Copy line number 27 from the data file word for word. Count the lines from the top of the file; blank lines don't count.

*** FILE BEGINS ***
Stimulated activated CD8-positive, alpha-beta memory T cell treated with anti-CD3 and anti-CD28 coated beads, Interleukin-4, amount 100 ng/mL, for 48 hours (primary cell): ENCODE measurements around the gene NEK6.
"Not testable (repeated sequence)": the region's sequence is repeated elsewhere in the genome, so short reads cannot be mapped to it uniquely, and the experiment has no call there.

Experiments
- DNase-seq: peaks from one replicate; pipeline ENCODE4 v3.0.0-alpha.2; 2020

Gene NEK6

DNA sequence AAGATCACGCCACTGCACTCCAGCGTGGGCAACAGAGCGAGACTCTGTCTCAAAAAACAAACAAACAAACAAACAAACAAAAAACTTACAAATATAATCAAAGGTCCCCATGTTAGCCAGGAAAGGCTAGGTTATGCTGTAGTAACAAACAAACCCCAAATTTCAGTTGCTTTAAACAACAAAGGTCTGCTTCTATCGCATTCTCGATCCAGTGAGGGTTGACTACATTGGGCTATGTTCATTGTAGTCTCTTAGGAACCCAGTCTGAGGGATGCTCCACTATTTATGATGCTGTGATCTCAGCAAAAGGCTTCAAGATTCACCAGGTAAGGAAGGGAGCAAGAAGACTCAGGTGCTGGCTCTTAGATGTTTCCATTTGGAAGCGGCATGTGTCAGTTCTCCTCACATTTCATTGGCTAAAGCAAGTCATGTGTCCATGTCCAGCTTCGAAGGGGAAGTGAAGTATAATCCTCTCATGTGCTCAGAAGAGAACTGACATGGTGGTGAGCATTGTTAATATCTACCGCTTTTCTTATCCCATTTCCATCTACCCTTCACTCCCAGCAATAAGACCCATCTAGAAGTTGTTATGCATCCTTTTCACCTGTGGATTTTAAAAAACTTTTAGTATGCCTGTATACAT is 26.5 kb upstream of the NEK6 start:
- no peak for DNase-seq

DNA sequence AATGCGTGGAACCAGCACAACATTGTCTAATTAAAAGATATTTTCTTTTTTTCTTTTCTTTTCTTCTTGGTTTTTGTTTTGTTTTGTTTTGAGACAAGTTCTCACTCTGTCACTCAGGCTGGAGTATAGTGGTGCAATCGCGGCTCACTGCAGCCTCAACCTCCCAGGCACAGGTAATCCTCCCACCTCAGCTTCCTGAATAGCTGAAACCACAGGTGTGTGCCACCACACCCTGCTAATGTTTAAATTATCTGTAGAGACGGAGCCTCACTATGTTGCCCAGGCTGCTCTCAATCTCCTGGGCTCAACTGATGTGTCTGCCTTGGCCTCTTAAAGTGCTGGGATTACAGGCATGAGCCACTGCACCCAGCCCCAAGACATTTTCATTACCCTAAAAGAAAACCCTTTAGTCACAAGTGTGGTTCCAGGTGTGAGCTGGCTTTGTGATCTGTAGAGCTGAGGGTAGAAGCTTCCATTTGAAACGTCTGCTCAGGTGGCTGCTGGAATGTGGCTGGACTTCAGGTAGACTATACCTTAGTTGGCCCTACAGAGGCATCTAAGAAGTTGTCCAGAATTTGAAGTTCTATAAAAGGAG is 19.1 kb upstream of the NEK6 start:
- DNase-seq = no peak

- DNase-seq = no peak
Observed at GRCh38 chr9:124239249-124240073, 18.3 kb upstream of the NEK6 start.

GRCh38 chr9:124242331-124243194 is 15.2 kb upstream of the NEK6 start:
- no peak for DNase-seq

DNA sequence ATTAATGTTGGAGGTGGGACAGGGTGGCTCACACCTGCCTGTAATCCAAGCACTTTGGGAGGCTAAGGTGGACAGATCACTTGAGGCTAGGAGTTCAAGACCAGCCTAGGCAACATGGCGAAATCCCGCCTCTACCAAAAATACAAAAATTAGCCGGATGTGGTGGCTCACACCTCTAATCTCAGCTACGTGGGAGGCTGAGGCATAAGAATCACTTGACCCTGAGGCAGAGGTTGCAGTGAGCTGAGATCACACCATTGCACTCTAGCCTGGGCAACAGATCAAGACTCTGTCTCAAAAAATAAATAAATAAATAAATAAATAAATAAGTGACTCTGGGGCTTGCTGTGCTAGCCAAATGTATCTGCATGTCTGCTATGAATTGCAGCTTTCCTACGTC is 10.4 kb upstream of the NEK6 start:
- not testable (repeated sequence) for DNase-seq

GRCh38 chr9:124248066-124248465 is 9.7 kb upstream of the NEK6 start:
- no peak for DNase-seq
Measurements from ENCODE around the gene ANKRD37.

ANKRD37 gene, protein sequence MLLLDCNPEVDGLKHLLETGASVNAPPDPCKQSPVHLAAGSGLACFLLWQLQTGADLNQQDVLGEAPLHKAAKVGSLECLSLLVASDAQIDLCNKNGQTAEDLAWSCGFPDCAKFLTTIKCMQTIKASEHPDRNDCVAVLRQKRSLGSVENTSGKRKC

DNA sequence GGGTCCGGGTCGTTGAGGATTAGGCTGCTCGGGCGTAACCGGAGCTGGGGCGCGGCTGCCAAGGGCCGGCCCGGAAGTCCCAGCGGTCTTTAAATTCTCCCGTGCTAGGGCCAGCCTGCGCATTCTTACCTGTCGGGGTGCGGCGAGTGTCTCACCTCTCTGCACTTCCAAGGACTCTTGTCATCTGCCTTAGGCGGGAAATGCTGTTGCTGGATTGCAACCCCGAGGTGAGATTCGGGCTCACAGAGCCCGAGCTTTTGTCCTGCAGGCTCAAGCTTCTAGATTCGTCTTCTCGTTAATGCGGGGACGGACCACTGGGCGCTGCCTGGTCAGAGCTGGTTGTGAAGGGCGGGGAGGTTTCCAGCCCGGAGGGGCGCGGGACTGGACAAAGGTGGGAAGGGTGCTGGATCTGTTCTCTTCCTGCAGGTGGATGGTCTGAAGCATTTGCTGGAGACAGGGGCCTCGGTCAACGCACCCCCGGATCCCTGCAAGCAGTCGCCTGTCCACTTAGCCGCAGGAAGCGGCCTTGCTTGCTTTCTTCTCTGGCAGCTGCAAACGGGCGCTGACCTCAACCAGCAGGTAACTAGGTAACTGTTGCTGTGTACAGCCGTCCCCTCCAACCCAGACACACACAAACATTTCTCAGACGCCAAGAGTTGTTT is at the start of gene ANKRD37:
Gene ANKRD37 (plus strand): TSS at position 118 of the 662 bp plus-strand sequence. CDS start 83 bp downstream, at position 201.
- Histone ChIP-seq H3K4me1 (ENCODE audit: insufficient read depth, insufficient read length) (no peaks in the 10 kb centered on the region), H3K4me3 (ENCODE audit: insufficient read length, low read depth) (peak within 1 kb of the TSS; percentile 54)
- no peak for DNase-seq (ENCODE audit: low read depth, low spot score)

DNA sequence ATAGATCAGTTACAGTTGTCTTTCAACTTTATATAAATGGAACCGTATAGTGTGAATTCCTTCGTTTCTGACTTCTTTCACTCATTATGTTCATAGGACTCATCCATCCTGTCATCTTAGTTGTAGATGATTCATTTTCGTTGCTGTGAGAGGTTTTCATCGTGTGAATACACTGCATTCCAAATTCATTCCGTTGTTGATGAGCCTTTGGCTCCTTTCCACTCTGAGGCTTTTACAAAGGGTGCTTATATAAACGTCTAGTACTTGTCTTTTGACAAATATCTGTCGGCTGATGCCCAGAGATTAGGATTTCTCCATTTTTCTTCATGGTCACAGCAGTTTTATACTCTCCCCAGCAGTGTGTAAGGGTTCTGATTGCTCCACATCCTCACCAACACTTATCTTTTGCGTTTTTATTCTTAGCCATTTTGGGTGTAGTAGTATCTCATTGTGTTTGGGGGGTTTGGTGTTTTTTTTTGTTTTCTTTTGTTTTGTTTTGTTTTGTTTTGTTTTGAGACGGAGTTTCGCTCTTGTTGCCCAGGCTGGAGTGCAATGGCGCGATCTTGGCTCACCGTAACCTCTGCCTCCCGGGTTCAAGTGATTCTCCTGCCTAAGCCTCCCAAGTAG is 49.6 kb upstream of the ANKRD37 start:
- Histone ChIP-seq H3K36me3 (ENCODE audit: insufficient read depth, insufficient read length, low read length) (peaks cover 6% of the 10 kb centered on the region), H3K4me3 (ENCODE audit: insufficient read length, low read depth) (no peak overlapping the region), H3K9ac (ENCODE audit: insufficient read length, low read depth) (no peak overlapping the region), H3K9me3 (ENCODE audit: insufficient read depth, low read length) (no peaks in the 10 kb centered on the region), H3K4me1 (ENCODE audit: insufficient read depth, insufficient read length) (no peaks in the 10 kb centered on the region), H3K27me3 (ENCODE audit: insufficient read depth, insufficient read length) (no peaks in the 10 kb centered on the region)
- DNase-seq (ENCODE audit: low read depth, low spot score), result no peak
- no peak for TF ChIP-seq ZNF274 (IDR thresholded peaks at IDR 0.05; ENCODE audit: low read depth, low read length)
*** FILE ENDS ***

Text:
- no peak for TF ChIP-seq ZNF274 (IDR thresholded peaks at IDR 0.05; ENCODE audit: low read depth, low read length)